Maybe, just maybe, there’s a connection…

Government report says 2.1 million behind bars in U.S.

Once again, a bizarre coincidence has been noted:

By last June 30, there were 48,000 more inmates, or 2.3 percent, more than the year before, according to the latest figures from the Bureau of Justice Statistics.

The total inmate population has hovered around 2 million for the past few years, reaching 2.1 million on June 30, 2002, and just below that mark a year later.

And these reports always have something along these lines:

In 2004, one in every 138 U.S. residents was in prison or jail; the previous year it was one in every 140.

However, these reports almost always also mention something along these lines:

While the crime rate has fallen over the past decade, the number of people in prison and jail is outpacing the number of inmates released, said the report’s co-author, Paige Harrison. [emphasis mine]

I think every report on this I’ve ever seen has a “crime rate is down BUT prison populations are up” and then they go on to detail how much the prison population has increased.

And they never seem to make any connection between the fact that crime rates are down and the fact that more criminals are behind bars.

I noted this previously. And the year before that, I think I did, too. Except that, if I did, the post was lost due to technical difficulties. Don’t worry, though. I’m sure I’ll mention it again next year.

Also, this unexplained phenomena has apparently surfaced in Iraq recently, as well.


  1. It’s not even that simple. The change in crime levels may (unlikely as it may seem) have nothing to do with more people behind bars. Have there been any changes in the number of prisonable offenses? (more or less laws or changes) Are those prisonable offenses actually useful in fighting ‘crime’. (such as: are white-collar crimes getting a pass while the guys with teeny amount of dope being imprisoned for years.) Is it easier or harder for trials to result in prison convictions? How is recidivism? In other words people who get sent to prison may not be serious criminals (or actual [e.g. political prisoners {unlikely in the U.S., but possible}) …and the people who deserve to go to prison may have just gone straight, got a job, scared off by improved enforcement levels, etc. find us the whole picture…not just a loose suggestion that increased imprisonment results in reduced crime.

  2. Sam: Absolutely it’s ‘not even that simple’. No in-depth analysis is intended or inferred. My post title is: ‘Maybe, just maybe, there’s a connection…’ I’m simply pointing out that every story about increased prison populations mentions that crime rates are down and doesn’t suggest that there may be a link. Now, for the sake of argument, let’s figure that at least *some* of the people added to (or not subtracted from via early release or shorter sentences) the prison population are actually criminals who would commit crimes given the opportunity. Taking that into consideration, are they more likely to commit crimes in prison or in public? My off-hand theory is that there’s probably a connection between criminals being behind bars instead of out on the street. That doesn’t mean that throwing even more people into jail will reduce the crime rate even more. + Fact: Prison populations are up (per this story). + Fact: Crime rate is down (per this story). + My theory: The two might be related but the stories about prison populations never suggest it.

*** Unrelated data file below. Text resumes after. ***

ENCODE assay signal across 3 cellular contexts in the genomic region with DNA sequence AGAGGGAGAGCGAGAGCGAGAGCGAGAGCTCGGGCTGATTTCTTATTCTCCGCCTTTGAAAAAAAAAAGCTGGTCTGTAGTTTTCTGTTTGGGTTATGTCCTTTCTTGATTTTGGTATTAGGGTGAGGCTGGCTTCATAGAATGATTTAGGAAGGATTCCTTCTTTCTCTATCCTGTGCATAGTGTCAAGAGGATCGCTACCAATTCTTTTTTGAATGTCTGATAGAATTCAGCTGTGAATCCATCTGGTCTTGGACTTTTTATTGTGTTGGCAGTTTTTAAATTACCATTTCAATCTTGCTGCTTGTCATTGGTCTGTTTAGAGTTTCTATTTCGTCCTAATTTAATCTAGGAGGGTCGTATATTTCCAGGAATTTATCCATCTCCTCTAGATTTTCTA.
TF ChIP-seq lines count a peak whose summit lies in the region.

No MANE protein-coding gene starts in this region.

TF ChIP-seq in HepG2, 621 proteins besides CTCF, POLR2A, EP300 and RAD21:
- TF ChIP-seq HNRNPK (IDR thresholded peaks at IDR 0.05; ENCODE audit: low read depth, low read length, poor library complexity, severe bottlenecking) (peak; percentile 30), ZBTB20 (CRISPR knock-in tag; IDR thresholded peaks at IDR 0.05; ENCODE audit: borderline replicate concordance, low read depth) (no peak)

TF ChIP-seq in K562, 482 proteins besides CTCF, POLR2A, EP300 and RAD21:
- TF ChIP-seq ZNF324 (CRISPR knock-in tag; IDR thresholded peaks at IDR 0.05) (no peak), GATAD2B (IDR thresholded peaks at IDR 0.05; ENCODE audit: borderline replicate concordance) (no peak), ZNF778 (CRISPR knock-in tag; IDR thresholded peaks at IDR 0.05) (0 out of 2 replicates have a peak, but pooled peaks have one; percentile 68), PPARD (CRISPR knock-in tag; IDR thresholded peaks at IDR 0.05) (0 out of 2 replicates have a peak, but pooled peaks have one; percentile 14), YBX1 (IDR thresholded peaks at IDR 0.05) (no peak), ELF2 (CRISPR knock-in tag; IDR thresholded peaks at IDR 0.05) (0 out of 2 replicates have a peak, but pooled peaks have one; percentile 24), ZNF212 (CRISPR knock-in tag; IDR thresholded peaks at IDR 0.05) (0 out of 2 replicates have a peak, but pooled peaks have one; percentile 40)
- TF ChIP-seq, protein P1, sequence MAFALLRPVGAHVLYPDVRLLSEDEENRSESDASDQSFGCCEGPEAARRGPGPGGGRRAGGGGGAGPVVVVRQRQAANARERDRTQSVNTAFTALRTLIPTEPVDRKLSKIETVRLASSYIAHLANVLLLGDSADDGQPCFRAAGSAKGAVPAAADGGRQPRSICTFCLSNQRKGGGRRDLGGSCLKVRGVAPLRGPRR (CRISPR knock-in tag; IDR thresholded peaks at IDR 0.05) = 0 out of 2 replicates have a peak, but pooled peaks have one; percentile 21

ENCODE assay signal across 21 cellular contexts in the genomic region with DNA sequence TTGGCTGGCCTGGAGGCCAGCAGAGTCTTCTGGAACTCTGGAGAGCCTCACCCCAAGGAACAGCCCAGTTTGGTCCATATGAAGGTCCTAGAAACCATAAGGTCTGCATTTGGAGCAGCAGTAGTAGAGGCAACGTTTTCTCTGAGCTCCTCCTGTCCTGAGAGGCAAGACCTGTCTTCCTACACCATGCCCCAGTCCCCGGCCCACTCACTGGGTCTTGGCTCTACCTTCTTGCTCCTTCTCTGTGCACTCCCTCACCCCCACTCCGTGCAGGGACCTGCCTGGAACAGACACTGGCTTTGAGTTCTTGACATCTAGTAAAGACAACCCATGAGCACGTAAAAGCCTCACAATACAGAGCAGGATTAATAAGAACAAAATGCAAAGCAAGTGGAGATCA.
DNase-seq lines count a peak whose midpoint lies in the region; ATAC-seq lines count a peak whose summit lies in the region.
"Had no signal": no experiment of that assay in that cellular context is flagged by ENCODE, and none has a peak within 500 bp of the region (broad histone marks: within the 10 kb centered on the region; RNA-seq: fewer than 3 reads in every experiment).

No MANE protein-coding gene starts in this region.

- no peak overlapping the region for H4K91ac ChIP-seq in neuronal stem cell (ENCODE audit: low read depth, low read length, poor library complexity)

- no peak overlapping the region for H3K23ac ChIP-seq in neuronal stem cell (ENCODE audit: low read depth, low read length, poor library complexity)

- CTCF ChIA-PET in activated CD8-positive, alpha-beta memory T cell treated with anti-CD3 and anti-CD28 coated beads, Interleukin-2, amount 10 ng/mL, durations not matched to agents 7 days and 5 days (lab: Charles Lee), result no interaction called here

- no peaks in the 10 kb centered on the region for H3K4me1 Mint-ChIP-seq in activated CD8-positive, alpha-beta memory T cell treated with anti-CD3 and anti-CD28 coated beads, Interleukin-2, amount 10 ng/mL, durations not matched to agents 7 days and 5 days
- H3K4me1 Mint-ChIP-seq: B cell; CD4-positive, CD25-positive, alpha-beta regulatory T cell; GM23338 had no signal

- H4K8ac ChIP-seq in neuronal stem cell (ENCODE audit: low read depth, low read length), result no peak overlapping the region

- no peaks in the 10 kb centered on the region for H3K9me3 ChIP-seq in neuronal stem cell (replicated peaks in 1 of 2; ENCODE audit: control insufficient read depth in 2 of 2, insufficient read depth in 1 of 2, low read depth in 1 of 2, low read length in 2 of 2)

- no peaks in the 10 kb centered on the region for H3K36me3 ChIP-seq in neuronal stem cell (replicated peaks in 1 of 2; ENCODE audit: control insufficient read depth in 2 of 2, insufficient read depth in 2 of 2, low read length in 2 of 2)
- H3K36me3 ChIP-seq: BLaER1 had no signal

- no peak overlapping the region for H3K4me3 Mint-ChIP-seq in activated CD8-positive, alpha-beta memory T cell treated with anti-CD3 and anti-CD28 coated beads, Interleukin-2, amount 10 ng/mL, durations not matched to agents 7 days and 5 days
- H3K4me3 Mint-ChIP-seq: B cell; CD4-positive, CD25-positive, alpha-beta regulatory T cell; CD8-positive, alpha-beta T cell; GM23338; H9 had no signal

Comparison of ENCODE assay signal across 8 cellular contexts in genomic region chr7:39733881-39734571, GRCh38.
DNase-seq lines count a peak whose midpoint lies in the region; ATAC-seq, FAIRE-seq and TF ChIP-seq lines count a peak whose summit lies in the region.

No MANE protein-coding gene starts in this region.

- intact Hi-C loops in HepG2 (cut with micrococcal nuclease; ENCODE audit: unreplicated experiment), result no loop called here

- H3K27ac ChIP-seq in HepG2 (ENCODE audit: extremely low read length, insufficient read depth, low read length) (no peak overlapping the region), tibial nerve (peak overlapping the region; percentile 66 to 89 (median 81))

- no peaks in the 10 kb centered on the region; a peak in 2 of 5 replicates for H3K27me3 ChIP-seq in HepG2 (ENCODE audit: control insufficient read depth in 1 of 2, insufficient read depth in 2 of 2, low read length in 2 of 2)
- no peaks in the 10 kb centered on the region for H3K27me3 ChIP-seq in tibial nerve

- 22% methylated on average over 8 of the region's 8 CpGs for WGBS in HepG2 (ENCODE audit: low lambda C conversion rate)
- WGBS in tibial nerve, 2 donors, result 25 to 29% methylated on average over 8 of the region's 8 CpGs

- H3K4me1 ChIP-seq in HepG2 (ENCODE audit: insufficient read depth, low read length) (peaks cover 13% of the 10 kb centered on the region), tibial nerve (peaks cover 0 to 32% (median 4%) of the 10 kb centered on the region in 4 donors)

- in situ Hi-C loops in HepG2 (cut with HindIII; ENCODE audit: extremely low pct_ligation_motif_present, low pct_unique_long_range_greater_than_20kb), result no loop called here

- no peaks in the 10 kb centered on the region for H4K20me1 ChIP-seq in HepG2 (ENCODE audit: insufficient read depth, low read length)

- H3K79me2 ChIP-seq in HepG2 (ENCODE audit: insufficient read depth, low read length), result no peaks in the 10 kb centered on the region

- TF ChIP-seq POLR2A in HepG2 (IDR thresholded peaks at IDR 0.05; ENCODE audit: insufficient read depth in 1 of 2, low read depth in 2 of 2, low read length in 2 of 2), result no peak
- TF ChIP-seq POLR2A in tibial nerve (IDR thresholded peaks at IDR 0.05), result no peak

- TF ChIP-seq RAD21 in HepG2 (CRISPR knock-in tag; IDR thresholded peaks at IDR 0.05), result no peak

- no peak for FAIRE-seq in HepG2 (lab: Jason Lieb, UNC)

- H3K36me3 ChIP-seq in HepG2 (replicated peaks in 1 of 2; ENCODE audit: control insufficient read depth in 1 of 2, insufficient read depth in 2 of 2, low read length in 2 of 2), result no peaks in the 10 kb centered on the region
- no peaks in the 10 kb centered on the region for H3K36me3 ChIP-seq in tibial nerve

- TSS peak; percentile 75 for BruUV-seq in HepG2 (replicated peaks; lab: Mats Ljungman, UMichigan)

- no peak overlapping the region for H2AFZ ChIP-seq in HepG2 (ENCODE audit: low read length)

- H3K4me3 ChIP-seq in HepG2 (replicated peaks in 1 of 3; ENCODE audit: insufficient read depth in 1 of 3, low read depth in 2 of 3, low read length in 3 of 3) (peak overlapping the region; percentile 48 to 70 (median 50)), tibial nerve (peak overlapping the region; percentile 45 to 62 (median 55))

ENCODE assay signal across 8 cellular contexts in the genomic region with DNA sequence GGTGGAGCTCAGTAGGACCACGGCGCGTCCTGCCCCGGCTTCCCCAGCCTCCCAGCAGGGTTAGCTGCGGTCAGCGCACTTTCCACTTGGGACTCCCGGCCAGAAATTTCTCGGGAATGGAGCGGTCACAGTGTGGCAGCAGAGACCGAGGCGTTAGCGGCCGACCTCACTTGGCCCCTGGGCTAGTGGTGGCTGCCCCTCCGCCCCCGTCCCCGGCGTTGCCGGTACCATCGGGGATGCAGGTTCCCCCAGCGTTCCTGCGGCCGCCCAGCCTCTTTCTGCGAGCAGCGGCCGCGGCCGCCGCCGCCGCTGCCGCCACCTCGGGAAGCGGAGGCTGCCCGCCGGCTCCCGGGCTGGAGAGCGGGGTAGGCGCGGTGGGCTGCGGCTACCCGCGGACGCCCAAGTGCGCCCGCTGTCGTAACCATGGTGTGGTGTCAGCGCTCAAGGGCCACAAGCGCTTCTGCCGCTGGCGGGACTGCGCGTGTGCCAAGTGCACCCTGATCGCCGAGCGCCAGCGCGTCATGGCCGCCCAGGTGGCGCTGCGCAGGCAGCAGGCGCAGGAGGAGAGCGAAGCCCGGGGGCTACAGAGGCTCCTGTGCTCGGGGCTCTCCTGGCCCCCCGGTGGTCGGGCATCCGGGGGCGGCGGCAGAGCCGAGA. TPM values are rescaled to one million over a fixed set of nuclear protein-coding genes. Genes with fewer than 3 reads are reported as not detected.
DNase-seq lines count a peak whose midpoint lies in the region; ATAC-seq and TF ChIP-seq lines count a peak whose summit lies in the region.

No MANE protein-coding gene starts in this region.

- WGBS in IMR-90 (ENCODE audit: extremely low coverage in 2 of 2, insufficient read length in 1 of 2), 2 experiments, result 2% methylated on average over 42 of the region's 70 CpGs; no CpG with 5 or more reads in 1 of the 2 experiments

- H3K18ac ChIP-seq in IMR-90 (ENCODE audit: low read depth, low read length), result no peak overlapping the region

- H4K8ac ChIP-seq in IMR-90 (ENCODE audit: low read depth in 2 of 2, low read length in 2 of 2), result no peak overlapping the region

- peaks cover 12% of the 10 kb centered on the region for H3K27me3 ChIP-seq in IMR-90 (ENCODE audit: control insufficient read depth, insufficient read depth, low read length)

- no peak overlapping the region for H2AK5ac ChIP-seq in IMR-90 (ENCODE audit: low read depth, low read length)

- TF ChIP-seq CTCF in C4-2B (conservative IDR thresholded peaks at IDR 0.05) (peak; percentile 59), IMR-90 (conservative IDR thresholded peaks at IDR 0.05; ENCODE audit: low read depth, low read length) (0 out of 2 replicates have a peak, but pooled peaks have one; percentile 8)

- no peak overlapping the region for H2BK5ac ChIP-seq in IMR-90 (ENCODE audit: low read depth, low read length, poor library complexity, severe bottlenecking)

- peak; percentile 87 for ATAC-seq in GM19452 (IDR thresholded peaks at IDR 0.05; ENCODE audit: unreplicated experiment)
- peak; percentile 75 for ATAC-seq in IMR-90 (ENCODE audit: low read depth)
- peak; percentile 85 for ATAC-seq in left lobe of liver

3. I agree, the newsies are (usually) stoopad in this regard…much like me after only two hours of sleep for the day (like today). Sorry again for being contentious. (go sleepy now)

  4. The fact the statistical diversion exists between criminal commitments being up, and crime being down for SEVERAL YEARS in a row; is more than coincidental. True, there are MANY factors that need to be examined to fully explain this situation; there’s no questioning the multi year trend Murdoc has noted at least partially explains the drop in crime. In Michigan at least……the trend for several years has been to keep the more violent criminals locked up for longer periods, and to to make increased use of alternative sentencing for less violent criminals. That is completely in line with Murdoc’s theory. They’re not committing crimes because they’re locked up. God bless ’em! (The prisons, I mean! LOL!).

  5. They’re not committing crimes because they’re locked up.’ Hey Flanker, You mean sodomy ain’t a crime anymore? I guess consenting adults can do it legally even if they’re behind bars!

  6. I don’t know what you guys are talking about. I am going to wait for the mainstream media to get to bottom of this mysterious trend and inform me of how I should view it. Man! You guys are really jumping to conclusions without proper supervision!

  7. Sam: Well, I wasn’t trying to slap you down. And you’re totally right that there are many more factors. So don’t stop questioning me. Murdoc has been known to make a mistake from time to time. LOL. Now get some sleep. Flanker: Thanks for the support. Sam’s been ALL OVER me lately. Toejam: You are absolutely right. And disgusting. Bram: Walkin’ on the wild side, here. The fun never stops on Murdoc Online.